Reno P-51 Crash – Was it the Elevator Trim? [NEWS]

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Reno P-51 Crash

Was it the Elevator Trim? [NEWS]

Friday’s shocking P-51 crash at Reno, Nevada claimed even more lives than it was initially anticipated. The official death toll has now risen to ...

Friday’s shocking P-51 crash at Reno, Nevada claimed even more lives than it was initially anticipated. The official death toll has now risen to 9: seven people died on the tarmac, including the pilot, and two more died in hospitals. Added to that number are 67 injured, many of them in critical condition.

The team of investigators continues to comb the accident site where the P-51 “Galloping Ghost” racer literally disintegrated into a cloud of debris.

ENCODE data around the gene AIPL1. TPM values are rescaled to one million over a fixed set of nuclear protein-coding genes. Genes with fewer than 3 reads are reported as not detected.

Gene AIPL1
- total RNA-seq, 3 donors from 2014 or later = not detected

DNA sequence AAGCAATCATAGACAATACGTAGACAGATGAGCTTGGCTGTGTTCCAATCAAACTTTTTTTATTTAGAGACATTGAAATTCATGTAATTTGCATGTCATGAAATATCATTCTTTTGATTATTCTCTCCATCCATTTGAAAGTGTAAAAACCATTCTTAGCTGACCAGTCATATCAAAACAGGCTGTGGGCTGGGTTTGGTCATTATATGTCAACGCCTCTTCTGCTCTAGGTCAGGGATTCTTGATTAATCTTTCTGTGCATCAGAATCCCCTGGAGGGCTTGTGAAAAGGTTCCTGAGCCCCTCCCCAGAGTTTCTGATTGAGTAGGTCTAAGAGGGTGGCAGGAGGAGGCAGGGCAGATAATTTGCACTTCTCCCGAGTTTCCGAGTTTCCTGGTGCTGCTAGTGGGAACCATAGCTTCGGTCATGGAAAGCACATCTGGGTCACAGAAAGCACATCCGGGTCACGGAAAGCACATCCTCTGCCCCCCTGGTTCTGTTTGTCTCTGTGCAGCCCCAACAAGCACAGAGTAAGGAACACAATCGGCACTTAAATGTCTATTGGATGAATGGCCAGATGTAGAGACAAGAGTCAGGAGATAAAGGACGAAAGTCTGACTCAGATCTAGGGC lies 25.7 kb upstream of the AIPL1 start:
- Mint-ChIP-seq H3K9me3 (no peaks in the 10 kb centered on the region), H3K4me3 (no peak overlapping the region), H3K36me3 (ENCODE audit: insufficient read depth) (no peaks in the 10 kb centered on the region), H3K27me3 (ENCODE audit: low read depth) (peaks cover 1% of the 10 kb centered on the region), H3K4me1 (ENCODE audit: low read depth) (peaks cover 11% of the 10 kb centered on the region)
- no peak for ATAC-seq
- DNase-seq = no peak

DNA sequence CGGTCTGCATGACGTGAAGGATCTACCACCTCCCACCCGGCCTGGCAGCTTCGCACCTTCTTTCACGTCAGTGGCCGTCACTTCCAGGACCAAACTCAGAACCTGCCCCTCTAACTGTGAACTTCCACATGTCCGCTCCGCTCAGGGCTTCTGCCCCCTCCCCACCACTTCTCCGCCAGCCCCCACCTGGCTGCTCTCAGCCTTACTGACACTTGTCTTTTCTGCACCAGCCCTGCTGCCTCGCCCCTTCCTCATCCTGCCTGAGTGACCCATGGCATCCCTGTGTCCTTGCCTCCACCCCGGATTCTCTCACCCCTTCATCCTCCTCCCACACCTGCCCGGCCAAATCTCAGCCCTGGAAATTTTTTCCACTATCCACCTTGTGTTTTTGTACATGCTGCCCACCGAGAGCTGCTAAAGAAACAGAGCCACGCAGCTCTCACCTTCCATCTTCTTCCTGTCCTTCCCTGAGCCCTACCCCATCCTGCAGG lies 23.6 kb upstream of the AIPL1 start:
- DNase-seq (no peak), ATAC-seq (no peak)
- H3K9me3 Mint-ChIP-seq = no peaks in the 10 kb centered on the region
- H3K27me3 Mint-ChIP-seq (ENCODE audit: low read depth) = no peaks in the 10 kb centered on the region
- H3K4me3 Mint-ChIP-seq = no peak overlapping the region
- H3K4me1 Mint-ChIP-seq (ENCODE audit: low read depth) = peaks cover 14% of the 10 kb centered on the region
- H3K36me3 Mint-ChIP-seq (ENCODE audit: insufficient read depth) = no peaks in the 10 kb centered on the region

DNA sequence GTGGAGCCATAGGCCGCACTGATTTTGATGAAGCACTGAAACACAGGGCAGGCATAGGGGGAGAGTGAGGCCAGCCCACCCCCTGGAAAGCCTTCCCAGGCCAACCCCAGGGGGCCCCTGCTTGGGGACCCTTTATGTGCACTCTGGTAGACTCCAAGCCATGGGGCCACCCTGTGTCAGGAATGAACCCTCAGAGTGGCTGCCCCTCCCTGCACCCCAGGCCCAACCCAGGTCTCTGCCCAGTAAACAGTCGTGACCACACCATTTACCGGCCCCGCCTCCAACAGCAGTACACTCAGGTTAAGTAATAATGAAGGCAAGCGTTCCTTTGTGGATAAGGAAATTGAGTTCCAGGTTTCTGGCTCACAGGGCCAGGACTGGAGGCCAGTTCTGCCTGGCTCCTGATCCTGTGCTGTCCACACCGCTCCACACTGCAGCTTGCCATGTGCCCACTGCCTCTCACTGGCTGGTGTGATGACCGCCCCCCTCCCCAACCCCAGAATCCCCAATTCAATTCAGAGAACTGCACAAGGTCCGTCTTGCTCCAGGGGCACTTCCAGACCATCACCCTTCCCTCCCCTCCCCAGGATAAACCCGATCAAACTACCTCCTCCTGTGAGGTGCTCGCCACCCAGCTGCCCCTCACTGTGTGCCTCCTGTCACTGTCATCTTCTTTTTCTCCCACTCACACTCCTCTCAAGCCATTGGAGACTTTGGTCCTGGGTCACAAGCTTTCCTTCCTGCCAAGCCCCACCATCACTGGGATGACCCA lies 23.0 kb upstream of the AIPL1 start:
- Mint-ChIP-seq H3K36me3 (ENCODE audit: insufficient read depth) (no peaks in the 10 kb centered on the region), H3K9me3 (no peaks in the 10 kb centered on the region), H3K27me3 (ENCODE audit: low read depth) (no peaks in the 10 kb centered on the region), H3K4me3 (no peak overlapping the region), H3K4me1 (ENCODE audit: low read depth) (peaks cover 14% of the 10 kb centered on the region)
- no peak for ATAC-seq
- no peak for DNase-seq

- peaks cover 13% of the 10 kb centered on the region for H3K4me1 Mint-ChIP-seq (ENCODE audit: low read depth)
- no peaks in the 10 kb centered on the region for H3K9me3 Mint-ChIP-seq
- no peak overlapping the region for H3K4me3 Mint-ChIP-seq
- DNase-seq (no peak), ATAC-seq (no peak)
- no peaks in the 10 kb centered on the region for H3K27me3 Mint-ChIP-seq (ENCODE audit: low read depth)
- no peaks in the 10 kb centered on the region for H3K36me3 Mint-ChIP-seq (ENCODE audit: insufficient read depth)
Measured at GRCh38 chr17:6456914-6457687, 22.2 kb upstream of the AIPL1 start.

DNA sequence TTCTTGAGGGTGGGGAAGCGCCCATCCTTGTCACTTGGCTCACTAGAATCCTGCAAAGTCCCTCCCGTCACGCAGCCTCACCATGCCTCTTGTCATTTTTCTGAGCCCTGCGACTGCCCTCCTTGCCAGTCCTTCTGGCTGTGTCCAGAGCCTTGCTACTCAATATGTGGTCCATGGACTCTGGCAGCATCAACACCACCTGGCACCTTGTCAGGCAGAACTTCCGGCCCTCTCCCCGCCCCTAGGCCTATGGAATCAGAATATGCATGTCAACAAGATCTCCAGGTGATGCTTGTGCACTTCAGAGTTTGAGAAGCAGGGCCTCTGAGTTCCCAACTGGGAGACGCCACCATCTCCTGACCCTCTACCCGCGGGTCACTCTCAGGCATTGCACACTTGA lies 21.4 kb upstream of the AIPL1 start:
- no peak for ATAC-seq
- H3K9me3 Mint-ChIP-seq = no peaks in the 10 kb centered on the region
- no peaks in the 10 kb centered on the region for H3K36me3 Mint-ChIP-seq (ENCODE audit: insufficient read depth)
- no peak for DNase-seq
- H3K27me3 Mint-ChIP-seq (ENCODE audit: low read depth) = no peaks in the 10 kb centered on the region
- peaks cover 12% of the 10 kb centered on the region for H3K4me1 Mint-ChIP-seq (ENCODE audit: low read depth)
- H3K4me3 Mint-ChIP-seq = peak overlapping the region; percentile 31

Reno 2010 Day 1 -4

[photobunny, via Flikcr/CC]

A National Transportation Safety Board member confirmed yesterday that one of the scenarios under investigation is whether the plane’s apparently damaged elevator trim tab, whose breaking apart was captured in a photograph by one of the onlookers, played a role in the nosedive crash.

The disaster struck during the third lap of an eight lap Unlimited Gold race, when the Galloping Ghost, piloted by Jimmy Leeward, was flying in the third position. Suddenly, the plane pitched violently upward, reverting from its course into an erratic barrel roll followed by a near-vertical dive. The aircraft remained at full power throughout the manoeuvre and smashed violently into the tarmac only meters ahead of the grandstands, with disastrous results.